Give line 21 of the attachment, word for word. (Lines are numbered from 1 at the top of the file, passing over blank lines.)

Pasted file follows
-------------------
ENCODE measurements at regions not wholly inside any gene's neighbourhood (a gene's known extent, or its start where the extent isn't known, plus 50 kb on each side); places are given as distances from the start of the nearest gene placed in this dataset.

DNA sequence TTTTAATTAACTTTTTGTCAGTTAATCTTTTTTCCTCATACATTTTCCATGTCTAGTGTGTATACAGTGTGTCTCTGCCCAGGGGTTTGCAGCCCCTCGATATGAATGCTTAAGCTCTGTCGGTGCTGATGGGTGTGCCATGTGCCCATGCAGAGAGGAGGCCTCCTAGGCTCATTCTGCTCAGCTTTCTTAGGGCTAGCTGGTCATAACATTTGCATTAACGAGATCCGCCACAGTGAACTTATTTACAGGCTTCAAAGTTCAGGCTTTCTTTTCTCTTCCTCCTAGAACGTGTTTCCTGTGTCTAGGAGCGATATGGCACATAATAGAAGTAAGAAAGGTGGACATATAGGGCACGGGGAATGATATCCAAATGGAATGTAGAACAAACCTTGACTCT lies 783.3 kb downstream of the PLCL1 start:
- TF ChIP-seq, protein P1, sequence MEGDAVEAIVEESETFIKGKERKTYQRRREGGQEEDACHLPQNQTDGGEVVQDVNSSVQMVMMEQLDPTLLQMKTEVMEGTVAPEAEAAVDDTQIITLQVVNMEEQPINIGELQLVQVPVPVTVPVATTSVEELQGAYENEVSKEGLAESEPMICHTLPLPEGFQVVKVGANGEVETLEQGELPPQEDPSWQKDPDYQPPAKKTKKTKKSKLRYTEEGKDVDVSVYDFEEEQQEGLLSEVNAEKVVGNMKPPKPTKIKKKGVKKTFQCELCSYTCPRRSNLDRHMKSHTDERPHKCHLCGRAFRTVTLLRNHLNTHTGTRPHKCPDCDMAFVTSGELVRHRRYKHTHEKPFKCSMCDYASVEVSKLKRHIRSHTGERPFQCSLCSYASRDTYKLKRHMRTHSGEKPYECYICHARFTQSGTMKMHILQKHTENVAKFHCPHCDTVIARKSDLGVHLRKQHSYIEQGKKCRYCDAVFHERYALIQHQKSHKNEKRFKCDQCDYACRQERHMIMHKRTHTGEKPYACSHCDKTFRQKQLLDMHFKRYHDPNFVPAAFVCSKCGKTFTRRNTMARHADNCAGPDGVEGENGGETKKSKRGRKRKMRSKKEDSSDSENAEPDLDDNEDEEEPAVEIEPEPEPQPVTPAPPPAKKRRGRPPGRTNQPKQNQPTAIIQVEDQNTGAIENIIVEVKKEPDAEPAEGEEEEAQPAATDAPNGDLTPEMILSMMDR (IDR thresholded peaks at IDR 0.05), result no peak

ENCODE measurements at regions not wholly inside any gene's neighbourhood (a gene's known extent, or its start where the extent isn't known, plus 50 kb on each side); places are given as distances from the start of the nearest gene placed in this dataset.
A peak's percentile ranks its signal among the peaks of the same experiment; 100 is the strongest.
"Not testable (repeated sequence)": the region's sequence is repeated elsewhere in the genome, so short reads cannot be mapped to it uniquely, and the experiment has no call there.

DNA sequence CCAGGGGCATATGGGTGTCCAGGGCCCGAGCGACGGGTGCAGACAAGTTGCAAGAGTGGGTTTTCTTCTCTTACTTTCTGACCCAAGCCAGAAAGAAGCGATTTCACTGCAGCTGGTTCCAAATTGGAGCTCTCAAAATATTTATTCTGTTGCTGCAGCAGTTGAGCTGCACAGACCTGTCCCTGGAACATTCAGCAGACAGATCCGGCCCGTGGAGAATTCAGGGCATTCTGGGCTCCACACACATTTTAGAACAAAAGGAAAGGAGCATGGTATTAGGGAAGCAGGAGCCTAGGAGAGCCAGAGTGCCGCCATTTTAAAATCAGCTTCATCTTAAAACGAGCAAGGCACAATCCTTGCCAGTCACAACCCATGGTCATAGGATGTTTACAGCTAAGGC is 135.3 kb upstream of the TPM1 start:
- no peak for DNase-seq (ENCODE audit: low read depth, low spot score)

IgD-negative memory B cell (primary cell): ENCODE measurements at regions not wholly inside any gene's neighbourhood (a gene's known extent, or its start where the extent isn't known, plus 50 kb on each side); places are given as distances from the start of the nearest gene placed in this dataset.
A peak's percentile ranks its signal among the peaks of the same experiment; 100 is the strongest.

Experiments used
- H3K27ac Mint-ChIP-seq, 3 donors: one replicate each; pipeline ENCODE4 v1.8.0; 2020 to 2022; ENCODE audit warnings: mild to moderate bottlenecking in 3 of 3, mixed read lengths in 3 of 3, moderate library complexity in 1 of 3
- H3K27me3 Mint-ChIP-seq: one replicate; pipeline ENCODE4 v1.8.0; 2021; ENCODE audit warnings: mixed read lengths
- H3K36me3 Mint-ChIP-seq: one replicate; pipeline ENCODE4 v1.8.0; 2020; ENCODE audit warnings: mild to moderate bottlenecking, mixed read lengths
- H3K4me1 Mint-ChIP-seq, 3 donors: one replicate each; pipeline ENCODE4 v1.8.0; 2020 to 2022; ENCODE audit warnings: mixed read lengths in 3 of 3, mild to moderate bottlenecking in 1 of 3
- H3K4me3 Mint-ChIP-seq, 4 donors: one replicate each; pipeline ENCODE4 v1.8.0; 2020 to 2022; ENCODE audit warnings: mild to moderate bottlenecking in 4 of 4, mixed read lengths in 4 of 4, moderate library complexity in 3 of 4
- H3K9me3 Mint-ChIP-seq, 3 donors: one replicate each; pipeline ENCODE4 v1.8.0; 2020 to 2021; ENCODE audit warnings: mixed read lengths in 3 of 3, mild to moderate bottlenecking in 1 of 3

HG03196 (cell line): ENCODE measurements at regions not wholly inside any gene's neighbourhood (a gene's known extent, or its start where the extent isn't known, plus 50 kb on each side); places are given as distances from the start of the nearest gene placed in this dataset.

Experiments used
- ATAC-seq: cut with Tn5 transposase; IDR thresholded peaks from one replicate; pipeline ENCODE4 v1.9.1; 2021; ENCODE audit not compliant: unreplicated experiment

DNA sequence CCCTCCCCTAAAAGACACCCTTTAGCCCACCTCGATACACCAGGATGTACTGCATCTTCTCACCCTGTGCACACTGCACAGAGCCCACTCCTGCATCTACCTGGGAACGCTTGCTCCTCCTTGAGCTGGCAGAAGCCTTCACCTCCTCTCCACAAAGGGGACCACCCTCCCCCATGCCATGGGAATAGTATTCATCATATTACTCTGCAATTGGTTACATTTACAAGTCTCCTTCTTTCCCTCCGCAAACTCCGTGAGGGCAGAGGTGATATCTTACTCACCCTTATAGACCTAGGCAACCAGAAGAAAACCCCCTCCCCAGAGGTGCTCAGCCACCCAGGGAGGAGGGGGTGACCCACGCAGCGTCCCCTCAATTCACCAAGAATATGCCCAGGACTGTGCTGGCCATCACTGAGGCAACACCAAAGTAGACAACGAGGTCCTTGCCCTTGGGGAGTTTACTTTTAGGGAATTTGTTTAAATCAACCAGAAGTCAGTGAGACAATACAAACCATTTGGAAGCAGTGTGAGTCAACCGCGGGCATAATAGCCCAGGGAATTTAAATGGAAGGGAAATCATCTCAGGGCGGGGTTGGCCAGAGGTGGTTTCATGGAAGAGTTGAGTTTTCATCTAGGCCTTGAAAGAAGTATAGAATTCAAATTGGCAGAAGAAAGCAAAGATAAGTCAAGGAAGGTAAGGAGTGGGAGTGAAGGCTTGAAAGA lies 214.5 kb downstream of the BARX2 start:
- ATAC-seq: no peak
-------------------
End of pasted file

DNA sequence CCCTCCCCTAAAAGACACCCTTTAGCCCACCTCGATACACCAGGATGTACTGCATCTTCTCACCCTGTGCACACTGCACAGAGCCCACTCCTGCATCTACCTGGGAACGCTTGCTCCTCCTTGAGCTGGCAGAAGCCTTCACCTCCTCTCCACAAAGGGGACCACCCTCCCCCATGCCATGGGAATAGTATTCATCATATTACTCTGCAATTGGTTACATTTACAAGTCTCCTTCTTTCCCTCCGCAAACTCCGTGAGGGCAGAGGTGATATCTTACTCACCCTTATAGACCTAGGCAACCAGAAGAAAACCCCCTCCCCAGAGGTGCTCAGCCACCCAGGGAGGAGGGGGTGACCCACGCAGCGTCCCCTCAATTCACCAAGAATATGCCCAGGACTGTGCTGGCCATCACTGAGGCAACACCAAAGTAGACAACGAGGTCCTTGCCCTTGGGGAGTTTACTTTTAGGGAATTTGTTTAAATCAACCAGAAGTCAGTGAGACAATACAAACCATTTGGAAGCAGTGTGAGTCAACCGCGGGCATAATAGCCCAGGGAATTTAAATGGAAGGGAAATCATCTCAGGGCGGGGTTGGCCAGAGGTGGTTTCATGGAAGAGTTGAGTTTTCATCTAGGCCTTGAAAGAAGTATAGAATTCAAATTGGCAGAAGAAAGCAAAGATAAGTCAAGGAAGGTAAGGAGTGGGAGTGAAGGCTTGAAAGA lies 214.5 kb downstream of the BARX2 start: